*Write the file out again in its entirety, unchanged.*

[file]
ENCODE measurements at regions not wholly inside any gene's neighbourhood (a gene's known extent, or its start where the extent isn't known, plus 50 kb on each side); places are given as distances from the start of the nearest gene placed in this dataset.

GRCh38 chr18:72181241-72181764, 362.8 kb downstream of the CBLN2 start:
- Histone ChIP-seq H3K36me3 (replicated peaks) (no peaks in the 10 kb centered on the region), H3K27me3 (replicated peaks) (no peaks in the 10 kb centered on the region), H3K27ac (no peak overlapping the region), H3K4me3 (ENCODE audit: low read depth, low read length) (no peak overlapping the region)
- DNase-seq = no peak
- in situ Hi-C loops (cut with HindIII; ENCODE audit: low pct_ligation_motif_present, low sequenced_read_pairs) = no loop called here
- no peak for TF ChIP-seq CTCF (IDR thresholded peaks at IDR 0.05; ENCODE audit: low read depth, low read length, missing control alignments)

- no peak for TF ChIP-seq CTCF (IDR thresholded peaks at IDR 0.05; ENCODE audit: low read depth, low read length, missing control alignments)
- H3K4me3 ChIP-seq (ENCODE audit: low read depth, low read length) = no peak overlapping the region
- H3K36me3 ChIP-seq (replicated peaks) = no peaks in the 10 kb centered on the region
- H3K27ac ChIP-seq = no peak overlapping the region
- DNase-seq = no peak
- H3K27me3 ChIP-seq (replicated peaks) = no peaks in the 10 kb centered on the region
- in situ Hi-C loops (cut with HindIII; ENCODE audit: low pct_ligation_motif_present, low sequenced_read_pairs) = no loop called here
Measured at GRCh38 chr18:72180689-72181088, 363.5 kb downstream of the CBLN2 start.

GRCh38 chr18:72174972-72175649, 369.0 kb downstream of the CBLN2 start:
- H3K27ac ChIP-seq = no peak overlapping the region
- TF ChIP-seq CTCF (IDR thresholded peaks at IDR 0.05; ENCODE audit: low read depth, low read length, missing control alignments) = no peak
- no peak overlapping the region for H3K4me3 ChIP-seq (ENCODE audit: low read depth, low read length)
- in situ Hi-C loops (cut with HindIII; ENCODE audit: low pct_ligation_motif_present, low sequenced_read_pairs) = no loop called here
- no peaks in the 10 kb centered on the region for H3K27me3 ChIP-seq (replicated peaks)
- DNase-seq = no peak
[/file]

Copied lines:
ENCODE measurements at regions not wholly inside any gene's neighbourhood (a gene's known extent, or its start where the extent isn't known, plus 50 kb on each side); places are given as distances from the start of the nearest gene placed in this dataset.

GRCh38 chr18:72181241-72181764, 362.8 kb downstream of the CBLN2 start:
- Histone ChIP-seq H3K36me3 (replicated peaks) (no peaks in the 10 kb centered on the region), H3K27me3 (replicated peaks) (no peaks in the 10 kb centered on the region), H3K27ac (no peak overlapping the region), H3K4me3 (ENCODE audit: low read depth, low read length) (no peak overlapping the region)
- DNase-seq = no peak
- in situ Hi-C loops (cut with HindIII; ENCODE audit: low pct_ligation_motif_present, low sequenced_read_pairs) = no loop called here
- no peak for TF ChIP-seq CTCF (IDR thresholded peaks at IDR 0.05; ENCODE audit: low read depth, low read length, missing control alignments)

- no peak for TF ChIP-seq CTCF (IDR thresholded peaks at IDR 0.05; ENCODE audit: low read depth, low read length, missing control alignments)
- H3K4me3 ChIP-seq (ENCODE audit: low read depth, low read length) = no peak overlapping the region
- H3K36me3 ChIP-seq (replicated peaks) = no peaks in the 10 kb centered on the region
- H3K27ac ChIP-seq = no peak overlapping the region
- DNase-seq = no peak
- H3K27me3 ChIP-seq (replicated peaks) = no peaks in the 10 kb centered on the region
- in situ Hi-C loops (cut with HindIII; ENCODE audit: low pct_ligation_motif_present, low sequenced_read_pairs) = no loop called here
Measured at GRCh38 chr18:72180689-72181088, 363.5 kb downstream of the CBLN2 start.

GRCh38 chr18:72174972-72175649, 369.0 kb downstream of the CBLN2 start:
- H3K27ac ChIP-seq = no peak overlapping the region
- TF ChIP-seq CTCF (IDR thresholded peaks at IDR 0.05; ENCODE audit: low read depth, low read length, missing control alignments) = no peak
- no peak overlapping the region for H3K4me3 ChIP-seq (ENCODE audit: low read depth, low read length)
- in situ Hi-C loops (cut with HindIII; ENCODE audit: low pct_ligation_motif_present, low sequenced_read_pairs) = no loop called here
- no peaks in the 10 kb centered on the region for H3K27me3 ChIP-seq (replicated peaks)
- DNase-seq = no peak